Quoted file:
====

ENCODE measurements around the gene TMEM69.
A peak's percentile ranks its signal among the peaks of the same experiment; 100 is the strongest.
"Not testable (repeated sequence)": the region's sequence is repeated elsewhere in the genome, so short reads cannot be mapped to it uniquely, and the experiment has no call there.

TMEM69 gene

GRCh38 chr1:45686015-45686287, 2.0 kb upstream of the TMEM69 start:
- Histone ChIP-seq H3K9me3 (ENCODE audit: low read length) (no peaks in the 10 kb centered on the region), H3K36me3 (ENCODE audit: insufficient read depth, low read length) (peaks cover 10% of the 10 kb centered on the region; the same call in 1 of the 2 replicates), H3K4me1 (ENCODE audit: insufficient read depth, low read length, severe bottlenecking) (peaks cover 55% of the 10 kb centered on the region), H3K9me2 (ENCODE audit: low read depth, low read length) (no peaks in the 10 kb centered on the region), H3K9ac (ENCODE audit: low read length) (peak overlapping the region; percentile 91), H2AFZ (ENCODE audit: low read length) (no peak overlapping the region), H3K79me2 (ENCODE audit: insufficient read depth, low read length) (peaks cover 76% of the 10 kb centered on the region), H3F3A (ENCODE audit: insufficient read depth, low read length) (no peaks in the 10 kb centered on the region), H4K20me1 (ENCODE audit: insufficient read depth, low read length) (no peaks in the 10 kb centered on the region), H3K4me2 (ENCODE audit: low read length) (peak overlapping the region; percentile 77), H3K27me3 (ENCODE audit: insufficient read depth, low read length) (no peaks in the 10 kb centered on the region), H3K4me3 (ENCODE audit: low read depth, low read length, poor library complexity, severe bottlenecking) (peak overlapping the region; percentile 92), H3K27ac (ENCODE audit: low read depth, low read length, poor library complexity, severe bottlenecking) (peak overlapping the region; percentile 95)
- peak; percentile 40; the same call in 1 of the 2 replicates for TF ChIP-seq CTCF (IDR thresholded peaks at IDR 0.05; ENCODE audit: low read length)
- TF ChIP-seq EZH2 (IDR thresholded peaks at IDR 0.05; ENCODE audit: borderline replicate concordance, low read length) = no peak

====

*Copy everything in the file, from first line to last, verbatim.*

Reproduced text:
ENCODE measurements around the gene TMEM69.
A peak's percentile ranks its signal among the peaks of the same experiment; 100 is the strongest.
"Not testable (repeated sequence)": the region's sequence is repeated elsewhere in the genome, so short reads cannot be mapped to it uniquely, and the experiment has no call there.

TMEM69 gene

GRCh38 chr1:45686015-45686287, 2.0 kb upstream of the TMEM69 start:
- Histone ChIP-seq H3K9me3 (ENCODE audit: low read length) (no peaks in the 10 kb centered on the region), H3K36me3 (ENCODE audit: insufficient read depth, low read length) (peaks cover 10% of the 10 kb centered on the region; the same call in 1 of the 2 replicates), H3K4me1 (ENCODE audit: insufficient read depth, low read length, severe bottlenecking) (peaks cover 55% of the 10 kb centered on the region), H3K9me2 (ENCODE audit: low read depth, low read length) (no peaks in the 10 kb centered on the region), H3K9ac (ENCODE audit: low read length) (peak overlapping the region; percentile 91), H2AFZ (ENCODE audit: low read length) (no peak overlapping the region), H3K79me2 (ENCODE audit: insufficient read depth, low read length) (peaks cover 76% of the 10 kb centered on the region), H3F3A (ENCODE audit: insufficient read depth, low read length) (no peaks in the 10 kb centered on the region), H4K20me1 (ENCODE audit: insufficient read depth, low read length) (no peaks in the 10 kb centered on the region), H3K4me2 (ENCODE audit: low read length) (peak overlapping the region; percentile 77), H3K27me3 (ENCODE audit: insufficient read depth, low read length) (no peaks in the 10 kb centered on the region), H3K4me3 (ENCODE audit: low read depth, low read length, poor library complexity, severe bottlenecking) (peak overlapping the region; percentile 92), H3K27ac (ENCODE audit: low read depth, low read length, poor library complexity, severe bottlenecking) (peak overlapping the region; percentile 95)
- peak; percentile 40; the same call in 1 of the 2 replicates for TF ChIP-seq CTCF (IDR thresholded peaks at IDR 0.05; ENCODE audit: low read length)
- TF ChIP-seq EZH2 (IDR thresholded peaks at IDR 0.05; ENCODE audit: borderline replicate concordance, low read length) = no peak